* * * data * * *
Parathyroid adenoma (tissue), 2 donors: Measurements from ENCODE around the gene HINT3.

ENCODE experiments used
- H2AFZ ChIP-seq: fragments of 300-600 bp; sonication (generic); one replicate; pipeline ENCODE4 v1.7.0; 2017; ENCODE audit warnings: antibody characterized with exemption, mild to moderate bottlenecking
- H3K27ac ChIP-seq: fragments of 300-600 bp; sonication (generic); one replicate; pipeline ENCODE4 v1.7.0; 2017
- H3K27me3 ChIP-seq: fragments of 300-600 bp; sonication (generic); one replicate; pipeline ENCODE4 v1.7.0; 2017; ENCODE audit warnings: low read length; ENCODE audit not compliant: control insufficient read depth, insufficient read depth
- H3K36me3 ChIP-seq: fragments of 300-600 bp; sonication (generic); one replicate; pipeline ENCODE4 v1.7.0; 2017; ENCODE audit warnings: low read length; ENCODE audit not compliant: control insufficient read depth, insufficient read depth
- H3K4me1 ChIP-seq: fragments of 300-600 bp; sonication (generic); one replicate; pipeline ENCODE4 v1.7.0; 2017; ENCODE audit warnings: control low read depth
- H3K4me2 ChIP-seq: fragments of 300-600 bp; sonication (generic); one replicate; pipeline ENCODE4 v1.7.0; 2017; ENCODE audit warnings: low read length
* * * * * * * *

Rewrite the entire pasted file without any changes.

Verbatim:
Parathyroid adenoma (tissue), 2 donors: Measurements from ENCODE around the gene HINT3.

ENCODE experiments used
- H2AFZ ChIP-seq: fragments of 300-600 bp; sonication (generic); one replicate; pipeline ENCODE4 v1.7.0; 2017; ENCODE audit warnings: antibody characterized with exemption, mild to moderate bottlenecking
- H3K27ac ChIP-seq: fragments of 300-600 bp; sonication (generic); one replicate; pipeline ENCODE4 v1.7.0; 2017
- H3K27me3 ChIP-seq: fragments of 300-600 bp; sonication (generic); one replicate; pipeline ENCODE4 v1.7.0; 2017; ENCODE audit warnings: low read length; ENCODE audit not compliant: control insufficient read depth, insufficient read depth
- H3K36me3 ChIP-seq: fragments of 300-600 bp; sonication (generic); one replicate; pipeline ENCODE4 v1.7.0; 2017; ENCODE audit warnings: low read length; ENCODE audit not compliant: control insufficient read depth, insufficient read depth
- H3K4me1 ChIP-seq: fragments of 300-600 bp; sonication (generic); one replicate; pipeline ENCODE4 v1.7.0; 2017; ENCODE audit warnings: control low read depth
- H3K4me2 ChIP-seq: fragments of 300-600 bp; sonication (generic); one replicate; pipeline ENCODE4 v1.7.0; 2017; ENCODE audit warnings: low read length